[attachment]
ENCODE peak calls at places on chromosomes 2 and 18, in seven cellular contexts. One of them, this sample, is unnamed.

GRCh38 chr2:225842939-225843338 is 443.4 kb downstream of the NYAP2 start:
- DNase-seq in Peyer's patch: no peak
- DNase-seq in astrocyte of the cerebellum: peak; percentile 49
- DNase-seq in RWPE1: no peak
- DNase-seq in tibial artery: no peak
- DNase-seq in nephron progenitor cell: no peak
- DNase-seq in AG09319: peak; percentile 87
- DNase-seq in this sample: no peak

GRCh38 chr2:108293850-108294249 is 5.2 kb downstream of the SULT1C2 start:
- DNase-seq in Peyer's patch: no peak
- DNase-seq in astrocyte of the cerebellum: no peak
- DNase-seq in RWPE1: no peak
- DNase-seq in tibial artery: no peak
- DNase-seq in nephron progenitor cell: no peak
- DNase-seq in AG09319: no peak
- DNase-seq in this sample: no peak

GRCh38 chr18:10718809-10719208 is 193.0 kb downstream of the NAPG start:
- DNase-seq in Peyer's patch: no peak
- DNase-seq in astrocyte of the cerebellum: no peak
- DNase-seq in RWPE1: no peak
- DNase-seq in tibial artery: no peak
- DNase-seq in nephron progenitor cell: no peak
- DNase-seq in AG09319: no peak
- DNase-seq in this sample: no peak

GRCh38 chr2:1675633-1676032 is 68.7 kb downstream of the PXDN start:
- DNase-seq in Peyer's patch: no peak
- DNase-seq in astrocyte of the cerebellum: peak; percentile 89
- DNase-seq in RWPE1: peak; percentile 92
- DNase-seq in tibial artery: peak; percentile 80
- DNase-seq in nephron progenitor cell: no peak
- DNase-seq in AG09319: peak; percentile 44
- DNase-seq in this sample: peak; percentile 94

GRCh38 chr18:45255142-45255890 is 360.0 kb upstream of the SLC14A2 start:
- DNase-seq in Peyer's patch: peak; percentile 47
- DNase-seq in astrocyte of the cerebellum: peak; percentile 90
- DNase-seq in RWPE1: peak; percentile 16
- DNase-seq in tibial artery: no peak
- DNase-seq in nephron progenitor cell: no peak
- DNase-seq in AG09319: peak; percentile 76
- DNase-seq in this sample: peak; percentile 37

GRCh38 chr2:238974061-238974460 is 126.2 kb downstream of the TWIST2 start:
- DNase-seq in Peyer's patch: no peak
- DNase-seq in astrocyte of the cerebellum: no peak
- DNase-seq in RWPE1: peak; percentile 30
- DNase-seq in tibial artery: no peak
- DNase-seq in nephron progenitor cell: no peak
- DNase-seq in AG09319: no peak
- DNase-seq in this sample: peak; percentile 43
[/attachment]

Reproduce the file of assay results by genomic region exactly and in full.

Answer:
ENCODE peak calls at places on chromosomes 2 and 18, in seven cellular contexts. One of them, this sample, is unnamed.

GRCh38 chr2:225842939-225843338 is 443.4 kb downstream of the NYAP2 start:
- DNase-seq in Peyer's patch: no peak
- DNase-seq in astrocyte of the cerebellum: peak; percentile 49
- DNase-seq in RWPE1: no peak
- DNase-seq in tibial artery: no peak
- DNase-seq in nephron progenitor cell: no peak
- DNase-seq in AG09319: peak; percentile 87
- DNase-seq in this sample: no peak

GRCh38 chr2:108293850-108294249 is 5.2 kb downstream of the SULT1C2 start:
- DNase-seq in Peyer's patch: no peak
- DNase-seq in astrocyte of the cerebellum: no peak
- DNase-seq in RWPE1: no peak
- DNase-seq in tibial artery: no peak
- DNase-seq in nephron progenitor cell: no peak
- DNase-seq in AG09319: no peak
- DNase-seq in this sample: no peak

GRCh38 chr18:10718809-10719208 is 193.0 kb downstream of the NAPG start:
- DNase-seq in Peyer's patch: no peak
- DNase-seq in astrocyte of the cerebellum: no peak
- DNase-seq in RWPE1: no peak
- DNase-seq in tibial artery: no peak
- DNase-seq in nephron progenitor cell: no peak
- DNase-seq in AG09319: no peak
- DNase-seq in this sample: no peak

GRCh38 chr2:1675633-1676032 is 68.7 kb downstream of the PXDN start:
- DNase-seq in Peyer's patch: no peak
- DNase-seq in astrocyte of the cerebellum: peak; percentile 89
- DNase-seq in RWPE1: peak; percentile 92
- DNase-seq in tibial artery: peak; percentile 80
- DNase-seq in nephron progenitor cell: no peak
- DNase-seq in AG09319: peak; percentile 44
- DNase-seq in this sample: peak; percentile 94

GRCh38 chr18:45255142-45255890 is 360.0 kb upstream of the SLC14A2 start:
- DNase-seq in Peyer's patch: peak; percentile 47
- DNase-seq in astrocyte of the cerebellum: peak; percentile 90
- DNase-seq in RWPE1: peak; percentile 16
- DNase-seq in tibial artery: no peak
- DNase-seq in nephron progenitor cell: no peak
- DNase-seq in AG09319: peak; percentile 76
- DNase-seq in this sample: peak; percentile 37

GRCh38 chr2:238974061-238974460 is 126.2 kb downstream of the TWIST2 start:
- DNase-seq in Peyer's patch: no peak
- DNase-seq in astrocyte of the cerebellum: no peak
- DNase-seq in RWPE1: peak; percentile 30
- DNase-seq in tibial artery: no peak
- DNase-seq in nephron progenitor cell: no peak
- DNase-seq in AG09319: no peak
- DNase-seq in this sample: peak; percentile 43